Concept Art (1080p) - This feature includes the original artwork for Ulltraman Seven, Belial, the monsters and various other drawings, such as the various locations and weapons which feature throughout. This is quite an extensive collection and there's also some animated segments (where the disc scrolls through the pictures automatically).
Trailer - Included here, for your viewing pleasure, is one trailer and nine television spots for the feature presentation, all of which are presented in high definition. There are also a couple of teaser trailers (also in HD) which are scattered throughout the disc - it's worth noting that these also feature an uncompressed surround track.
'Mega Monster Battle: Ultra Galaxy' was released in 2009 and was directed by Koichi Sakamoto. Based on the long running iconic Japanese superhero series featuring Ultraman, this is the latest instalment of the incredibly popular franchise. With the super-evil Ultraman Belial finally free from his space prison, and with the ultra powerful Giga Battle Nizer in his possession, he raises one hundred ferocious monsters from the dead to do his bidding. Travelling the Land of Light (Ultraman's home planet), he steals the Plasma Spark, plunging the entire planet into an ice age and freezing the inhabitants. With the universe under the threat of attack, it's up to the few remaining Ultramen to thwart their evil brother's advances towards world domination. I have to admit that although I did enjoy certain aspects of this highly stylised and supremely active movie, the overall package was simply too shallow and samey for my liking. I'm sure that fans of Ultraman and this genre of movie (which includes the iconic 'Godzilla' series) will relish in this lavish production but this reviewer will not be returning for a second viewing.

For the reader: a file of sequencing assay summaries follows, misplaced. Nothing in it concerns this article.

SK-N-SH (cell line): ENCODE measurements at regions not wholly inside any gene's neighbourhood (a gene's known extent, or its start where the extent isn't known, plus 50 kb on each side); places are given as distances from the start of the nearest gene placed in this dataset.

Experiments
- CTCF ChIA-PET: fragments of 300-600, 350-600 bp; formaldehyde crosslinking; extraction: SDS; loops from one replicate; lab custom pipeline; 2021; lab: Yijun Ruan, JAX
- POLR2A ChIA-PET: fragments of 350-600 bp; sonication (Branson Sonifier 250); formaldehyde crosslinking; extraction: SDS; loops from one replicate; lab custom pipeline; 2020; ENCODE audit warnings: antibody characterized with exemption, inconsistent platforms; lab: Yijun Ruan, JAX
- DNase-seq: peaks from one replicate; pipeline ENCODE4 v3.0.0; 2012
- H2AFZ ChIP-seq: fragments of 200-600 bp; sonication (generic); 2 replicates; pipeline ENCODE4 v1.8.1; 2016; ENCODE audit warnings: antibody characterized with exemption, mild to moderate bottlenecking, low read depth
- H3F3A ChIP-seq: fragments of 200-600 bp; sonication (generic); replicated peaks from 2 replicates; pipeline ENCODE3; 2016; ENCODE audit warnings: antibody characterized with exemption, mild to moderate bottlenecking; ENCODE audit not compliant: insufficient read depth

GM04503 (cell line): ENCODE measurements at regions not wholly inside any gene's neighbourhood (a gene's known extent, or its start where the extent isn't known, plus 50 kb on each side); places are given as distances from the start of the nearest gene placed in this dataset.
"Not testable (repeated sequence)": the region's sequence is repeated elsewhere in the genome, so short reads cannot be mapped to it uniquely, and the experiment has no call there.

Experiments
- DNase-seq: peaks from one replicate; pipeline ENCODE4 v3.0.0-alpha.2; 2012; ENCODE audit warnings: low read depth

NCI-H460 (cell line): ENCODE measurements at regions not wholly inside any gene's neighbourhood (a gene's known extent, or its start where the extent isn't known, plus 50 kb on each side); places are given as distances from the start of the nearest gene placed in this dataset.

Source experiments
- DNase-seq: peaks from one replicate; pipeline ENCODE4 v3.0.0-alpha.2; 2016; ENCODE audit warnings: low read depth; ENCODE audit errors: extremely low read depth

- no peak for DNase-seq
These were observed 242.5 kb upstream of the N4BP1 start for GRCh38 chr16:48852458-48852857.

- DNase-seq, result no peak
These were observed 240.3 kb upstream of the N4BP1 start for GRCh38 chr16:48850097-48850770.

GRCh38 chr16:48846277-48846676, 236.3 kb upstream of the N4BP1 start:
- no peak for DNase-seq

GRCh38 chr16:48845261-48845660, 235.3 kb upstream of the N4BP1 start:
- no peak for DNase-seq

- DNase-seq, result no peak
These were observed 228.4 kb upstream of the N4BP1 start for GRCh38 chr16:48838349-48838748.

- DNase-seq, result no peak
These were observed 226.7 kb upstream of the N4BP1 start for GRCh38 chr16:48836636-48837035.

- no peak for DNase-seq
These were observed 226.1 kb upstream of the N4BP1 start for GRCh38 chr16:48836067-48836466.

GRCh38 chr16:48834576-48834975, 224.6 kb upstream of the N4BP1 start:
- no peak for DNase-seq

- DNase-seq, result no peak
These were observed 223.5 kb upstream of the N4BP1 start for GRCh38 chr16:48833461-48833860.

The transfer is highly stylised, which introduces some inherent softness into the image. However, this is a very solid and detailed presentation, although fine detail is more certainly absent. The audio mix is as active as the movie itself and makes full use of all the available channels to great effect. The additional supplements are a little thin on the ground and the lack of English subtitles makes some of them inaccessible. Overall, I would have to say that I would only recommend this disc to fans of this genre of movie but the audio and video presentations do go some way towards alleviating the repetitive and shallow nature of the feature presentation.
Suggested retail price when reviewed: £34.71